Thermal coolers are like standard ice chests except they use thick insulation to reduce heat transfer. These devices don’t require any special parts; you can place them over the open bed of your truck and cover them with blankets during transport to make sure they stay cold for as long as possible.

Thermal coolers also come in a variety of sizes, including small carriers that fold down compactly for storage when you’re not using them.

These can work well in a tent or small camper where space is limited and you don’t need to keep food cold for days at a time.

Thermal Chests

With thermal chests, the insulation is built directly into the walls of a portable container. If you need to keep food cold for several days, one of these will do a better job than a thermal cooler.

They’re often used in boats and RVs where space is at a premium and there’s no room for an extra ice chest.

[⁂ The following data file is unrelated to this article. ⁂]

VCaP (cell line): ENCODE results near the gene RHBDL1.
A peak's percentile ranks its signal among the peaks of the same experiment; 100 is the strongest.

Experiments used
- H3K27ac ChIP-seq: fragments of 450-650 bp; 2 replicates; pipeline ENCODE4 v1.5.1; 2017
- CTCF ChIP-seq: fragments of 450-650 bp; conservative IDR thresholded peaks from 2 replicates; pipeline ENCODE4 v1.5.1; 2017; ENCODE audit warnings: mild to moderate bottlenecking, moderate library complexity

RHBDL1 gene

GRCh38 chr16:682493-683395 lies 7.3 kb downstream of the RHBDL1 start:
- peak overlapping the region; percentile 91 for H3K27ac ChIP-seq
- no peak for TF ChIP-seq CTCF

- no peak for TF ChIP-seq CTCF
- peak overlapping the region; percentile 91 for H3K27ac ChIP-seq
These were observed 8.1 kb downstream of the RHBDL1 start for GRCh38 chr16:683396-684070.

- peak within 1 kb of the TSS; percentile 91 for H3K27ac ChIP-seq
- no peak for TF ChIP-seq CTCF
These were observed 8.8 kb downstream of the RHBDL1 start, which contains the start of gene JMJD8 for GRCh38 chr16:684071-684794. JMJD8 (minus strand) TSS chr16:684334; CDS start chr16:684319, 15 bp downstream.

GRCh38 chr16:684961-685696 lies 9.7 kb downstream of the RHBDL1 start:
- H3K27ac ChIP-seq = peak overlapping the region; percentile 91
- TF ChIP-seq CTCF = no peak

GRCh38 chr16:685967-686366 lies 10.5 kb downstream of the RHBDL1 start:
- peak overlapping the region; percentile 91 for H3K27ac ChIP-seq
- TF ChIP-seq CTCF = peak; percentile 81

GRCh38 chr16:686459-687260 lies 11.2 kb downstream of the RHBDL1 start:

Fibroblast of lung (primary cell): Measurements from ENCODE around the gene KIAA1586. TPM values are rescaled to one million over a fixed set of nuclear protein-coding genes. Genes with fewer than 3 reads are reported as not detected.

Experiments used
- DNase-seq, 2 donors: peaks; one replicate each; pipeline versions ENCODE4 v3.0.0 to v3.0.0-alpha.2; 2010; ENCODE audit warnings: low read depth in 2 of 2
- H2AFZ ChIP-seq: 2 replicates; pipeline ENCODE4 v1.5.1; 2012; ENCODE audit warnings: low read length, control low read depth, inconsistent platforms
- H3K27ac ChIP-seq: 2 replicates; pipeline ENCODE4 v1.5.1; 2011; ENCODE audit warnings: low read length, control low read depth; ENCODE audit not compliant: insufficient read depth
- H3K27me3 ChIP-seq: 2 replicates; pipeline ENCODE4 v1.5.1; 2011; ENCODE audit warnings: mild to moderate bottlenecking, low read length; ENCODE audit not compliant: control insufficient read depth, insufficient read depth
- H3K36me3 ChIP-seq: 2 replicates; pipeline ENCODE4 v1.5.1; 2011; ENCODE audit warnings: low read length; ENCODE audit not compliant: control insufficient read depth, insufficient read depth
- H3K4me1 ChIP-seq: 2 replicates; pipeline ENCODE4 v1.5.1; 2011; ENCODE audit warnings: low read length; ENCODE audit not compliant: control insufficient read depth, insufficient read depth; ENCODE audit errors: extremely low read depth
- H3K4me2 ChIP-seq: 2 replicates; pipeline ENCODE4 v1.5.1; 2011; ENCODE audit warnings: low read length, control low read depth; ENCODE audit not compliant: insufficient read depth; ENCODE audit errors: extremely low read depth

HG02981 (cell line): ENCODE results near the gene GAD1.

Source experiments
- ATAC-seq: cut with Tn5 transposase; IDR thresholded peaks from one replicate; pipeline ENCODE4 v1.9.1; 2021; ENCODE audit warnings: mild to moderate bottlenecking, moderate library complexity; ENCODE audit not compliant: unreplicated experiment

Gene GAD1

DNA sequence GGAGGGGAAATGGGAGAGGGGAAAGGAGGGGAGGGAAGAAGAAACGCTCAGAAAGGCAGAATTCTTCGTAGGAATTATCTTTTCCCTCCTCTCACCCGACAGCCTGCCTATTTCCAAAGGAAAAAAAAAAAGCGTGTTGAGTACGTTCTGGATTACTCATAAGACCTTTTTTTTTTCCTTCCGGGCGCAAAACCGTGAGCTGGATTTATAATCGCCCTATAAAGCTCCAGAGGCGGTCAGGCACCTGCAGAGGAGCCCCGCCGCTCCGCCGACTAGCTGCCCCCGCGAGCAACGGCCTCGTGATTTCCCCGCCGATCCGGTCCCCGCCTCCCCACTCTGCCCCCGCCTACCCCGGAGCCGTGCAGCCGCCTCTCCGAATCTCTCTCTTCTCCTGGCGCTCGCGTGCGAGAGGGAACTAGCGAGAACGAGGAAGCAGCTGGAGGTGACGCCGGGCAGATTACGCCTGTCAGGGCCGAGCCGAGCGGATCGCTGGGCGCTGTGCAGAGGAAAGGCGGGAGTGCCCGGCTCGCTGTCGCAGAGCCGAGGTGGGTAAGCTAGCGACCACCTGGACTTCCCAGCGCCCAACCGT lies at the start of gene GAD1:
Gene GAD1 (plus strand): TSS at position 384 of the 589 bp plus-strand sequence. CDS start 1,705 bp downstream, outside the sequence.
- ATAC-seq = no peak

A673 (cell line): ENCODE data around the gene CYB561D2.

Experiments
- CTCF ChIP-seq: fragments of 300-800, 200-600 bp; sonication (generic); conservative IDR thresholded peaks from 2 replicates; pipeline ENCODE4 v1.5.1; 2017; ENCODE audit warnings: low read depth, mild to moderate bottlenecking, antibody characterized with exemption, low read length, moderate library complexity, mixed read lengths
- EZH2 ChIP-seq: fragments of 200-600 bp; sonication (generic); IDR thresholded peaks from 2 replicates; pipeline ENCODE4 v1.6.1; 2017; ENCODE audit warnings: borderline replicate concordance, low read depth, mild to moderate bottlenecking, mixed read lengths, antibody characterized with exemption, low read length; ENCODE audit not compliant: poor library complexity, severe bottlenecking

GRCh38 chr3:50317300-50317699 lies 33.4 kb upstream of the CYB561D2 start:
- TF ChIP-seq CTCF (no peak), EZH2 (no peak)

Thermal Carriers

Thermal carriers are almost like mini-refrigerators, designed to keep food cold in the back of an SUV or truck. They’re larger than thermal coolers; some can hold up to 100 quarts of ice at a time.

The biggest advantage is that these devices are purpose-built for hot climates, so they often have better insulation than camping coolers and they’ll last longer. Some are even powerful enough to be used as portable freezers, which makes them ideal for hunters who want to pack out game after a long day in the field.

With thermal coolers, thermal chests, and thermal carriers designed specifically for camping, all you have to do is make sure they’re prepped before you leave home by filling them with ice and any other perishables you’ll need to keep cold during transport.


If you don’t have a portable fridge, you’ll have a hard time keeping food cool when camping. But there are many ways that you can do in order to prevent that.

When organizing your trip’s meal schedule, keep in mind that some items will need to be refrigerated before consumption. A large cooler is needed if you plan on bringing along many food items that need to be kept chilled.

If you only have one cooler for all of the food and beverages, then you’ll need to focus on planning meals and take into account the fact that you don’t have enough refrigeration!